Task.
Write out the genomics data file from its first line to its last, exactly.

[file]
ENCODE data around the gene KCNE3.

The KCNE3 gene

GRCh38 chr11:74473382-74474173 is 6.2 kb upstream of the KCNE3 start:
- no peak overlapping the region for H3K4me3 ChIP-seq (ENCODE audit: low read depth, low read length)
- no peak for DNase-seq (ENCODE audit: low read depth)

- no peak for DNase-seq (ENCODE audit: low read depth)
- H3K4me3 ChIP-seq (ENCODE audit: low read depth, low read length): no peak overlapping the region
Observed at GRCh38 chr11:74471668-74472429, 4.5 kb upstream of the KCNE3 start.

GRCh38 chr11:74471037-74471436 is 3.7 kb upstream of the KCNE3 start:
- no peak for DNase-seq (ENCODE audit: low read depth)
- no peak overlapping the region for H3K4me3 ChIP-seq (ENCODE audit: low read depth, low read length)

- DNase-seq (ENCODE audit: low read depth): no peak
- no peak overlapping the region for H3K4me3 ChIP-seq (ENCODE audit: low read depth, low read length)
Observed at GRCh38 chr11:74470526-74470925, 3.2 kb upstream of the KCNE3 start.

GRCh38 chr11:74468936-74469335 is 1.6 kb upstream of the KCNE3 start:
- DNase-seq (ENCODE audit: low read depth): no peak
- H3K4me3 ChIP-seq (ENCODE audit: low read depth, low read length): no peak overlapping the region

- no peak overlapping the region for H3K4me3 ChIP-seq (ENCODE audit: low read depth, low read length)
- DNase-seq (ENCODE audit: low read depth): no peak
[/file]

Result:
ENCODE data around the gene KCNE3.

The KCNE3 gene

GRCh38 chr11:74473382-74474173 is 6.2 kb upstream of the KCNE3 start:
- no peak overlapping the region for H3K4me3 ChIP-seq (ENCODE audit: low read depth, low read length)
- no peak for DNase-seq (ENCODE audit: low read depth)

- no peak for DNase-seq (ENCODE audit: low read depth)
- H3K4me3 ChIP-seq (ENCODE audit: low read depth, low read length): no peak overlapping the region
Observed at GRCh38 chr11:74471668-74472429, 4.5 kb upstream of the KCNE3 start.

GRCh38 chr11:74471037-74471436 is 3.7 kb upstream of the KCNE3 start:
- no peak for DNase-seq (ENCODE audit: low read depth)
- no peak overlapping the region for H3K4me3 ChIP-seq (ENCODE audit: low read depth, low read length)

- DNase-seq (ENCODE audit: low read depth): no peak
- no peak overlapping the region for H3K4me3 ChIP-seq (ENCODE audit: low read depth, low read length)
Observed at GRCh38 chr11:74470526-74470925, 3.2 kb upstream of the KCNE3 start.

GRCh38 chr11:74468936-74469335 is 1.6 kb upstream of the KCNE3 start:
- DNase-seq (ENCODE audit: low read depth): no peak
- H3K4me3 ChIP-seq (ENCODE audit: low read depth, low read length): no peak overlapping the region

- no peak overlapping the region for H3K4me3 ChIP-seq (ENCODE audit: low read depth, low read length)
- DNase-seq (ENCODE audit: low read depth): no peak